This panel was followed by Elizabeth Elson’s keynote talk, “The dialogue between society and the state.” She spoke about the the power struggle between citizens and the government even in the case of technological application about who brings about change. She shared her experiences from the MAMPU programme. She pointed out some issues faced during the programme like too much focus on symptoms without really understanding the underlying causes, the use of intermediaries, creating mutually empowering coalitions. Elizabeth Elson pointed out that the terms, innovation and technology are used interchangeably . She pointed out that this was problematic as all technological solutions were not innovative. Another important issue that she raised was the need for technological intervention make media more accountable to the society. This session was followed by lunch.

Changing Society and Governments

The next session was moderated by Sumadro Chattapadhyay of Centre for Internet and Society. This panel included Garima Agarwal from Ashoka Innovators, Bangalore and Maesy Angelina from MAMPU programme, Jakarta. The session focussed on what were the appropriate modes of dialogues between civil society, private sector and government. Maesy Angelina focussed on design thinking as one of key methodologies for social innovation. Garima Agarwal emphasised on the importance of developing empathy as an institution. The panel said that while civil society and private sector could continue to point out the issues to the government, very often there is a failure of the government apparatus in that they do not know how to respond to these issues.

Civic Tech Demos

After lunch, there was a small session of brief pitches of examples of civic technological innovations. These include Local Circles, Meri Awaaz, SocialCops, On Track Media and BusBud. The issues that the solutions sought to addressed ranged from citizen engagement, awareness about reproductive issues, MNREGA, public transport and parking. I was reminded of the words of Pia Mancini who felt that she had failed in leveraging technology to solve governance issues as those problems were not technological but cultural. Having said that, a number of the ideas and the desire of use technology to solve social problems were laudable and one hopes to see more applications like these in future.

Breakout Sessions

This was followed by three simultaneous breakout sessions on the following topics – 1) Form and Function: Data Protocols for Civic Innovation, 2) Water Management for Improved Urban Health, and 3) Gaming for Decentralized Waste Management. I was part of the group discussing data protocols for civic innovation. Various question were raised with the implications of open data. One of the recurring themes was  the question of ownership of data and who had a rightful claim over it. We broke the discussion down into two heads – risks of data and opportunities for governance and solutions. Among risks, we discussed issues such as privacy risks, chilling effects on free speech, reliability of data, profusion of data without clear insights, social profiling and re-identification of anonymised data. We look at different forms and opportunities for governance including licensing and control, cross linking of data silos, clear guidelines on who controls and owns data. The failure of conventional data protection principles like collection limitation and data minimisation principles were also considered and alternate models which involved having hierarchies of different kinds of data based on potential harm through misuse were discussed. After the breakout sessions, each group made a presentation of their observation.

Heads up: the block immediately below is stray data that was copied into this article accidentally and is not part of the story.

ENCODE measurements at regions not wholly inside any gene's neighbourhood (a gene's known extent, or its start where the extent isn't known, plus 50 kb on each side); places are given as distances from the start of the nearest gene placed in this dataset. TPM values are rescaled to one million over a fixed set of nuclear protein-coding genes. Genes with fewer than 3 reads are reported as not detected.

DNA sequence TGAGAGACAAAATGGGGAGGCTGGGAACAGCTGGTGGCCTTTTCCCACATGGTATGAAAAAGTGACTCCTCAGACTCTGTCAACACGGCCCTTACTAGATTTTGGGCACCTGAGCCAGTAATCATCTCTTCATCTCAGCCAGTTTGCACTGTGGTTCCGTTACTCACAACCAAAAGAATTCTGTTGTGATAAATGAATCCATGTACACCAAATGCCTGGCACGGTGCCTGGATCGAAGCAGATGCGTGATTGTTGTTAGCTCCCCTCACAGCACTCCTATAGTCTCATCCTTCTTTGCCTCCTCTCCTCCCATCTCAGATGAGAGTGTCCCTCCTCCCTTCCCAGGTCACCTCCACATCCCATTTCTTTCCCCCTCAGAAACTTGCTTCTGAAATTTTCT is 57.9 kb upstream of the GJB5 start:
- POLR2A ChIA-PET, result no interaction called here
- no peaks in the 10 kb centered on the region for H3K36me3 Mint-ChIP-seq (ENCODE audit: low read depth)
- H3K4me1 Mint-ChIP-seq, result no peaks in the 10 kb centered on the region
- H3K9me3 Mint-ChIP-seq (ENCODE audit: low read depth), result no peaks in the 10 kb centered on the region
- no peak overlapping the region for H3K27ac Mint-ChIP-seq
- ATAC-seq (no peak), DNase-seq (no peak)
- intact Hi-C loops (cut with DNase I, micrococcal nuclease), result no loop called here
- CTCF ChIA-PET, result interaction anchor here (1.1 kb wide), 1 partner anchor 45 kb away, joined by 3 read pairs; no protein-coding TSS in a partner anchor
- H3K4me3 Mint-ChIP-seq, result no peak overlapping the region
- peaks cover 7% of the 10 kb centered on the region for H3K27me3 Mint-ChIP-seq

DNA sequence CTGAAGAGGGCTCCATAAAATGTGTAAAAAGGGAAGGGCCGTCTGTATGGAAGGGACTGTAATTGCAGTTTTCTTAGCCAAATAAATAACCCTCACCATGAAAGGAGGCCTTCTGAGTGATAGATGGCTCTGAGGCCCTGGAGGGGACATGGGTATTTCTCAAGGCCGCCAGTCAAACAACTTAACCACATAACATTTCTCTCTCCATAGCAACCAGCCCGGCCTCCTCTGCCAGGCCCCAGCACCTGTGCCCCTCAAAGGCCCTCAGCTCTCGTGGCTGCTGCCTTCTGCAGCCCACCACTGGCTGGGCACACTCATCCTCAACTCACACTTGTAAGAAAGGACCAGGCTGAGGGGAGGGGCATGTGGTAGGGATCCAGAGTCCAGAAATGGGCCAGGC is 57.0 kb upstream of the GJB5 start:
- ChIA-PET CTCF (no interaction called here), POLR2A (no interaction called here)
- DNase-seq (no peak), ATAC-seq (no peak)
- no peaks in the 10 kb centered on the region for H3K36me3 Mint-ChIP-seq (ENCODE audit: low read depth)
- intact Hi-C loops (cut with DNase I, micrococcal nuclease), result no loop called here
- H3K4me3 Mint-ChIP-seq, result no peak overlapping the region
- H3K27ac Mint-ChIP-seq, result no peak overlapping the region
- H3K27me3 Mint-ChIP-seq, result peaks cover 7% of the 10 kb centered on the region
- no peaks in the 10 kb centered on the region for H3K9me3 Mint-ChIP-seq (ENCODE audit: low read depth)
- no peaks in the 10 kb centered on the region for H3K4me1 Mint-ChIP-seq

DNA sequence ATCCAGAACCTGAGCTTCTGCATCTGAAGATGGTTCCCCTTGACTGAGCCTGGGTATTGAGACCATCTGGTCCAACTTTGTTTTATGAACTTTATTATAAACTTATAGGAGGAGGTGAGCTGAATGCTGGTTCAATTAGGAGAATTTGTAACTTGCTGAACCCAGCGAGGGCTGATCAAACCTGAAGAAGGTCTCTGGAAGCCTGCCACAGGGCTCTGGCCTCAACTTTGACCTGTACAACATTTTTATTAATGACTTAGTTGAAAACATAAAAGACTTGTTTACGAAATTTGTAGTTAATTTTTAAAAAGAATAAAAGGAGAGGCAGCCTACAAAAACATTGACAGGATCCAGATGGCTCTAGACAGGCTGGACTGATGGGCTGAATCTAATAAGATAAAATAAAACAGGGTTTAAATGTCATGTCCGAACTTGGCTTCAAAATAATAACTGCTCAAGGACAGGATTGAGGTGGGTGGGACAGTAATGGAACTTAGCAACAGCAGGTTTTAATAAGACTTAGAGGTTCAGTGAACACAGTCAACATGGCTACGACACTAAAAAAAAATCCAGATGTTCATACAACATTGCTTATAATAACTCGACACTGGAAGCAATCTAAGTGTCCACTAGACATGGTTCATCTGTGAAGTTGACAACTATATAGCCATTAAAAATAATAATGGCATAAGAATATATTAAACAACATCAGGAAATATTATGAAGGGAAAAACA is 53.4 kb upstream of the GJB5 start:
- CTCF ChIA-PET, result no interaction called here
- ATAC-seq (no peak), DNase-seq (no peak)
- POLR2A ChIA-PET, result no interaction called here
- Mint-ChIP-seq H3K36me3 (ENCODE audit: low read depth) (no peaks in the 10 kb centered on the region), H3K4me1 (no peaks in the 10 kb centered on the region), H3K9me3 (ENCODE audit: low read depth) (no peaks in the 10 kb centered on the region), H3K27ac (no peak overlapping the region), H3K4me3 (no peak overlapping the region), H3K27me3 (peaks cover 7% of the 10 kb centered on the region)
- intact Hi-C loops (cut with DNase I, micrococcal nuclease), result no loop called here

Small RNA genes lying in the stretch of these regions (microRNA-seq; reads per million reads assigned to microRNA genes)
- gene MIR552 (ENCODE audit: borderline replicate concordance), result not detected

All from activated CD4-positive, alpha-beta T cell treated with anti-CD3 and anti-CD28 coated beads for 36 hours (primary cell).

The final session was on accelerating civic innovation. The panel comprised Kartik Desai from ASHA Impact, Delhi, Nishesh Mehta from Water Co-Lab, Ahmedabad, AIyong Paul Seong from USAID, Delhi, Santosh Singh from World Bank, Delhi and Aditya Dev Sood from Vihara Innovation Network. The discussion was focussed on what kinds of services can have an impact on the way citizens interact with the state. Elizabeth Elson’s keynote on the dialogues between the state and the citizens is also relevant with regard to this discussion. Different actors including citizens, civil society actors, government institutions and industry were discussed as agents who may create the new platforms for interaction. The conclave concluded with dinner and drinks in the lawns of the Vihara Innovation Campus.